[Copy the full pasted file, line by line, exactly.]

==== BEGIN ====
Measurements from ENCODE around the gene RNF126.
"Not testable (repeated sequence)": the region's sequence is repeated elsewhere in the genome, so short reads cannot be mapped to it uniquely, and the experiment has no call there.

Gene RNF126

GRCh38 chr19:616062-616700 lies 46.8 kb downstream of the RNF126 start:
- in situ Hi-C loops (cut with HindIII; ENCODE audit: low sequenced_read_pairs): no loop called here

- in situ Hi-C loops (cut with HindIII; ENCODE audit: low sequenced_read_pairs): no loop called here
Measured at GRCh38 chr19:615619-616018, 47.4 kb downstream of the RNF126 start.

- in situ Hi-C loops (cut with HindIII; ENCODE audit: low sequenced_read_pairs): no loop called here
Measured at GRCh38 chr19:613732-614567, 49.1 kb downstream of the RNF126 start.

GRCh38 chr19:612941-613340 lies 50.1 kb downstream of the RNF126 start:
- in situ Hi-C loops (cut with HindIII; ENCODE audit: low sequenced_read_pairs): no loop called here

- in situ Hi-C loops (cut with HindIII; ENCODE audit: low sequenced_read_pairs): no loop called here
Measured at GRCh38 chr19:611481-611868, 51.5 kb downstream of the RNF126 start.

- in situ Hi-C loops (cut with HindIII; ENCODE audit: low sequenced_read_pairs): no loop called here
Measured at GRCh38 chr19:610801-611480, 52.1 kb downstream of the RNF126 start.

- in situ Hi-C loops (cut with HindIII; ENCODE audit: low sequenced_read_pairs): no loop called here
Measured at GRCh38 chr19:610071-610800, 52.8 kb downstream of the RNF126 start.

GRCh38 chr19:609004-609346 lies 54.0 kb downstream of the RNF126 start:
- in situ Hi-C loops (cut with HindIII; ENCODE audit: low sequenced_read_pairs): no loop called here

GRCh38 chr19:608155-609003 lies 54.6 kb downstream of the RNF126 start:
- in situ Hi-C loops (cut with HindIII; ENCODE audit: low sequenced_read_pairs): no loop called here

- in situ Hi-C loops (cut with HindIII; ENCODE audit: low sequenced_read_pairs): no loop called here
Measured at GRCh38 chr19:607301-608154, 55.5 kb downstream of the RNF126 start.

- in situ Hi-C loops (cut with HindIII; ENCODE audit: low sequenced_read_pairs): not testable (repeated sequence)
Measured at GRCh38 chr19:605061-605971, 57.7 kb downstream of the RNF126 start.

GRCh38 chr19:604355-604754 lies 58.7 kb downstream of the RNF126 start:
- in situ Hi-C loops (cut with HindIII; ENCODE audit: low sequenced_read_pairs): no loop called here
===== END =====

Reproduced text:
Measurements from ENCODE around the gene RNF126.
"Not testable (repeated sequence)": the region's sequence is repeated elsewhere in the genome, so short reads cannot be mapped to it uniquely, and the experiment has no call there.

Gene RNF126

GRCh38 chr19:616062-616700 lies 46.8 kb downstream of the RNF126 start:
- in situ Hi-C loops (cut with HindIII; ENCODE audit: low sequenced_read_pairs): no loop called here

- in situ Hi-C loops (cut with HindIII; ENCODE audit: low sequenced_read_pairs): no loop called here
Measured at GRCh38 chr19:615619-616018, 47.4 kb downstream of the RNF126 start.

- in situ Hi-C loops (cut with HindIII; ENCODE audit: low sequenced_read_pairs): no loop called here
Measured at GRCh38 chr19:613732-614567, 49.1 kb downstream of the RNF126 start.

GRCh38 chr19:612941-613340 lies 50.1 kb downstream of the RNF126 start:
- in situ Hi-C loops (cut with HindIII; ENCODE audit: low sequenced_read_pairs): no loop called here

- in situ Hi-C loops (cut with HindIII; ENCODE audit: low sequenced_read_pairs): no loop called here
Measured at GRCh38 chr19:611481-611868, 51.5 kb downstream of the RNF126 start.

- in situ Hi-C loops (cut with HindIII; ENCODE audit: low sequenced_read_pairs): no loop called here
Measured at GRCh38 chr19:610801-611480, 52.1 kb downstream of the RNF126 start.

- in situ Hi-C loops (cut with HindIII; ENCODE audit: low sequenced_read_pairs): no loop called here
Measured at GRCh38 chr19:610071-610800, 52.8 kb downstream of the RNF126 start.

GRCh38 chr19:609004-609346 lies 54.0 kb downstream of the RNF126 start:
- in situ Hi-C loops (cut with HindIII; ENCODE audit: low sequenced_read_pairs): no loop called here

GRCh38 chr19:608155-609003 lies 54.6 kb downstream of the RNF126 start:
- in situ Hi-C loops (cut with HindIII; ENCODE audit: low sequenced_read_pairs): no loop called here

- in situ Hi-C loops (cut with HindIII; ENCODE audit: low sequenced_read_pairs): no loop called here
Measured at GRCh38 chr19:607301-608154, 55.5 kb downstream of the RNF126 start.

- in situ Hi-C loops (cut with HindIII; ENCODE audit: low sequenced_read_pairs): not testable (repeated sequence)
Measured at GRCh38 chr19:605061-605971, 57.7 kb downstream of the RNF126 start.

GRCh38 chr19:604355-604754 lies 58.7 kb downstream of the RNF126 start:
- in situ Hi-C loops (cut with HindIII; ENCODE audit: low sequenced_read_pairs): no loop called here